Everyone who visits Veracruz encounters the famous picadas, which resemble thick tortillas with the edges pinched up like the shell of a tart to hold a light topping of salsa and grated cheese. They usually are brought to the table in both red and green versions, the former topped with a fresh salsa roja of roasted tomatoes and the latter with some cousin of this lovely tart sauce. Since discovering it, I’ve taken to using it in various nontraditional ways — for example, to sauce simple grilled foods, or with a bowl of tostadas as a lighter, spicier replacement for guacamole. I’ve tasted many versions, but none I like better than the one I found in Maria Stoopen and Ana Delgado’s La cocina veracruzana, a classic that is now, unfortunately, almost impossible to find.
- 2 garlic cloves, coarsely chopped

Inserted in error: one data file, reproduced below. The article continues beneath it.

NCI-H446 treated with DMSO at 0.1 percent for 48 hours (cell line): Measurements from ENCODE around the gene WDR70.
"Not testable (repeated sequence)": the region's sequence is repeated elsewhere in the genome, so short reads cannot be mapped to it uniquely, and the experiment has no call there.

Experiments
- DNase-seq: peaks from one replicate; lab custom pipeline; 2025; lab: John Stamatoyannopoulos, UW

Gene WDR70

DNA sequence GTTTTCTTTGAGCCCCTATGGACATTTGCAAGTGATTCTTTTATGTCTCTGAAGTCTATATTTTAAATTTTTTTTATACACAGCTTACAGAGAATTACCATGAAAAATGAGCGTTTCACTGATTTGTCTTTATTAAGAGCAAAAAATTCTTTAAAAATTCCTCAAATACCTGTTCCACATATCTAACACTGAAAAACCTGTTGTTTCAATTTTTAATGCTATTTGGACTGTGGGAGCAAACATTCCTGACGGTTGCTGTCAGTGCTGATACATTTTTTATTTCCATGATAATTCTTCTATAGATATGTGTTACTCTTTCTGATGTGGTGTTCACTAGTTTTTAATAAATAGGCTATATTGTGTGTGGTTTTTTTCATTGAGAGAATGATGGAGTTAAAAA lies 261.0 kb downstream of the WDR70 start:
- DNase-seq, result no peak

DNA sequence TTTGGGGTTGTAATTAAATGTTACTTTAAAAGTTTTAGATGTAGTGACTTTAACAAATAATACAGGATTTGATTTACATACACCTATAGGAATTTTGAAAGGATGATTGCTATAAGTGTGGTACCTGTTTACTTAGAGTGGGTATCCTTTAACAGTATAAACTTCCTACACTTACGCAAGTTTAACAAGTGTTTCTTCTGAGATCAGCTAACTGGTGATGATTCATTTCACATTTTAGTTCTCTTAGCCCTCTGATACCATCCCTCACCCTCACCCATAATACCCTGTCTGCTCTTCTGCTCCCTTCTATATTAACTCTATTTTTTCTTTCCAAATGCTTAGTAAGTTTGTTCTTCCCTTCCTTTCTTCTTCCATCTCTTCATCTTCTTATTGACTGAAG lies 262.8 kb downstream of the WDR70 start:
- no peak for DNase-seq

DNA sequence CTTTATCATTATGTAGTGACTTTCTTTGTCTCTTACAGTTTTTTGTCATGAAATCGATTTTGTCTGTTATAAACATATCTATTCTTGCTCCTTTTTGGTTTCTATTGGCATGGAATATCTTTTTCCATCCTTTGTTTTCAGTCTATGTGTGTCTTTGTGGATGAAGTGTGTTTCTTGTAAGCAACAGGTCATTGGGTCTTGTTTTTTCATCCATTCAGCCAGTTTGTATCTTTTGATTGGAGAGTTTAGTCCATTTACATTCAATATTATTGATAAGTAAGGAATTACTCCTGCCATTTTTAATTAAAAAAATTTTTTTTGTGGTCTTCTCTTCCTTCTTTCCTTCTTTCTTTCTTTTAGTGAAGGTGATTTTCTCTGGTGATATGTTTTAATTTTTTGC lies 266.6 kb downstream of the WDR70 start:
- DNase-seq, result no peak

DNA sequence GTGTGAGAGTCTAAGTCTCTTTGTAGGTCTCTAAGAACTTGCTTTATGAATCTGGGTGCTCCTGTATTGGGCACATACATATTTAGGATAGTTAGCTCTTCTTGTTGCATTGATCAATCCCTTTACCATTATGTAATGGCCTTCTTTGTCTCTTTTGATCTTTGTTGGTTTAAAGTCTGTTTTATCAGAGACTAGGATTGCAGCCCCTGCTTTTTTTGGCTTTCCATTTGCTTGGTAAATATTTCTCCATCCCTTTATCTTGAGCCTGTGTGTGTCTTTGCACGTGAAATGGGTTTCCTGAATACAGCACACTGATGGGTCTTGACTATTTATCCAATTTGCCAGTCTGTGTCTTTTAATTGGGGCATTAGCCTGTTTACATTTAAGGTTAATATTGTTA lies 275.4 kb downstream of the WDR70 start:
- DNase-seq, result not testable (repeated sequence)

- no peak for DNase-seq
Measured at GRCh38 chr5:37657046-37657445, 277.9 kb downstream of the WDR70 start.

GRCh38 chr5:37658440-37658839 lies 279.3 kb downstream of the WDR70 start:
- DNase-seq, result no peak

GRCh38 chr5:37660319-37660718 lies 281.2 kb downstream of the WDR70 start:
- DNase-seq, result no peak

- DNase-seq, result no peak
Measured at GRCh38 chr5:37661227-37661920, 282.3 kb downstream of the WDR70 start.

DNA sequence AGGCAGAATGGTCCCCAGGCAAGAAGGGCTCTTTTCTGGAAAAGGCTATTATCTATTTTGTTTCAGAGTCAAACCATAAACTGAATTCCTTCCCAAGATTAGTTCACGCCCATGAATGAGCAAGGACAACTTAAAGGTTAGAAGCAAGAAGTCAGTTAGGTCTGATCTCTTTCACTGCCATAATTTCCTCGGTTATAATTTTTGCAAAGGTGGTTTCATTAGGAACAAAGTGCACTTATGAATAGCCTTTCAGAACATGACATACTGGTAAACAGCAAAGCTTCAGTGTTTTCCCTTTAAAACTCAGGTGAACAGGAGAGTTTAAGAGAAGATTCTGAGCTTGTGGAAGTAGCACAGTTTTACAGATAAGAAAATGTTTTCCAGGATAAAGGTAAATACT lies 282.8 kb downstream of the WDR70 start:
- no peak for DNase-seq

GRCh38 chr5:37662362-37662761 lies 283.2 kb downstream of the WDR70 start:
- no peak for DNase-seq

- 1 1/2 Teaspoon salt, or to taste
- 1 small white onion, coarsely chopped
- 2-3 serrano or jalapeño chiles, stemmed and coarsely chopped, or to taste
- 6-8 medium tomatillos (about ½ pound), husks removed, rinsed and cut into quarters
- 1 ripe Mexican-type avocado (such as Hass or Fuerte)
- 12-15 cilantro sprigs
Whether you are using a machine or a mortar and pestle, most of the process is the same: In a food processor or blender or a heavy mortar, process or pound the garlic and salt to a paste. Add the onion, chiles, and tomatillos and pulse to make a slightly chunky paste or pound and mash the ingredients together as fine as possible.
Halve the pit of the avocado and scoop out the flesh. For a smooth machine-finished purée, add it to the other ingredients, along with the cilantro, and process very fine. If using the hand method, chop the avocado flesh fine and mash it into the onion-tomatillo mixture. Chop the cilantro leaves and stems and stir in. Or, for a compromise version, process the onion-tomatillo mixture in the machine until smooth, pour into a bowl, and mix in the chopped avocado flesh along with the cilantro.